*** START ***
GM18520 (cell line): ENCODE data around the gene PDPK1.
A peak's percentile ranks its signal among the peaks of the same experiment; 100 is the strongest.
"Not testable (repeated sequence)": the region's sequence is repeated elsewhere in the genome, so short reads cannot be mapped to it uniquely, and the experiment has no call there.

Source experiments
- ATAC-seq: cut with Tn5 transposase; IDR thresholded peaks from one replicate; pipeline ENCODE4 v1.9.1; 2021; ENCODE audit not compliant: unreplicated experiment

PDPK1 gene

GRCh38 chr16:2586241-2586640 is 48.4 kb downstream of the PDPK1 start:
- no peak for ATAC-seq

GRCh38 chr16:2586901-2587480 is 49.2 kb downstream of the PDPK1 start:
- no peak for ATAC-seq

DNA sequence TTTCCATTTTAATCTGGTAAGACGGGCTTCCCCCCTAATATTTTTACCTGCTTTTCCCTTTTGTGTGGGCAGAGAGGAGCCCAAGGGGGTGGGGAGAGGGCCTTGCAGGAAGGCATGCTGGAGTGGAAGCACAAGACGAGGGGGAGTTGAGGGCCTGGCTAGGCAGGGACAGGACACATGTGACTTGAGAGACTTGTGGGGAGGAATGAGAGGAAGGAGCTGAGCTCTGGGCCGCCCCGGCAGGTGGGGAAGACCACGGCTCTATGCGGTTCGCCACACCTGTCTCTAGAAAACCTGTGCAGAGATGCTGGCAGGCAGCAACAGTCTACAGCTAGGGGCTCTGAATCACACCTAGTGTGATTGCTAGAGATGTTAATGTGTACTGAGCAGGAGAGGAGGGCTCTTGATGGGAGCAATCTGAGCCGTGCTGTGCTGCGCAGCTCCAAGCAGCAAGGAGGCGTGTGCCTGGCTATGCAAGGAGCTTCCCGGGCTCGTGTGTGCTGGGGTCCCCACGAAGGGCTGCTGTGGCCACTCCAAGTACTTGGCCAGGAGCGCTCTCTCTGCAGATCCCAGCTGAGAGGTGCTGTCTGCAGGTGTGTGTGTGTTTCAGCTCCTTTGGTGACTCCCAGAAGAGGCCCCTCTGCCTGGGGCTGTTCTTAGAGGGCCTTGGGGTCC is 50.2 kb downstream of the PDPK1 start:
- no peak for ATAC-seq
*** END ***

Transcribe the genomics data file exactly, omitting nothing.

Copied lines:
GM18520 (cell line): ENCODE data around the gene PDPK1.
A peak's percentile ranks its signal among the peaks of the same experiment; 100 is the strongest.
"Not testable (repeated sequence)": the region's sequence is repeated elsewhere in the genome, so short reads cannot be mapped to it uniquely, and the experiment has no call there.

Source experiments
- ATAC-seq: cut with Tn5 transposase; IDR thresholded peaks from one replicate; pipeline ENCODE4 v1.9.1; 2021; ENCODE audit not compliant: unreplicated experiment

PDPK1 gene

GRCh38 chr16:2586241-2586640 is 48.4 kb downstream of the PDPK1 start:
- no peak for ATAC-seq

GRCh38 chr16:2586901-2587480 is 49.2 kb downstream of the PDPK1 start:
- no peak for ATAC-seq

DNA sequence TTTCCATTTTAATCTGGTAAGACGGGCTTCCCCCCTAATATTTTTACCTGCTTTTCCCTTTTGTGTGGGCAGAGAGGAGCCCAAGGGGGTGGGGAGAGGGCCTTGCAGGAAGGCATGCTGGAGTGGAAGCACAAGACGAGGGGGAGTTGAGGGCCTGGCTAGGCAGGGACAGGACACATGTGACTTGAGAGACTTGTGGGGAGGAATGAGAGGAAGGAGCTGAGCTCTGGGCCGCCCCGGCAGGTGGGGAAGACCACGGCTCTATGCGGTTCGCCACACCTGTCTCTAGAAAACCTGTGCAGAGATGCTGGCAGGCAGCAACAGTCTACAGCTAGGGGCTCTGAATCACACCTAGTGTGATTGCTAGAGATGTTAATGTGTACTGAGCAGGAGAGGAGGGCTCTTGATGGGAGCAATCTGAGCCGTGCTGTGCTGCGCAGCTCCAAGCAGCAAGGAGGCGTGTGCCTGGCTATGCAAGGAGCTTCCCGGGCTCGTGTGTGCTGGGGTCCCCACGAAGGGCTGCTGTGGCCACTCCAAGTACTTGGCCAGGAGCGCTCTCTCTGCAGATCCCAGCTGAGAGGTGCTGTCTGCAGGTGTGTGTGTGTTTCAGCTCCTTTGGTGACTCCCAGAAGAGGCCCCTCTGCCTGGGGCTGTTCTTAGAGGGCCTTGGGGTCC is 50.2 kb downstream of the PDPK1 start:
- no peak for ATAC-seq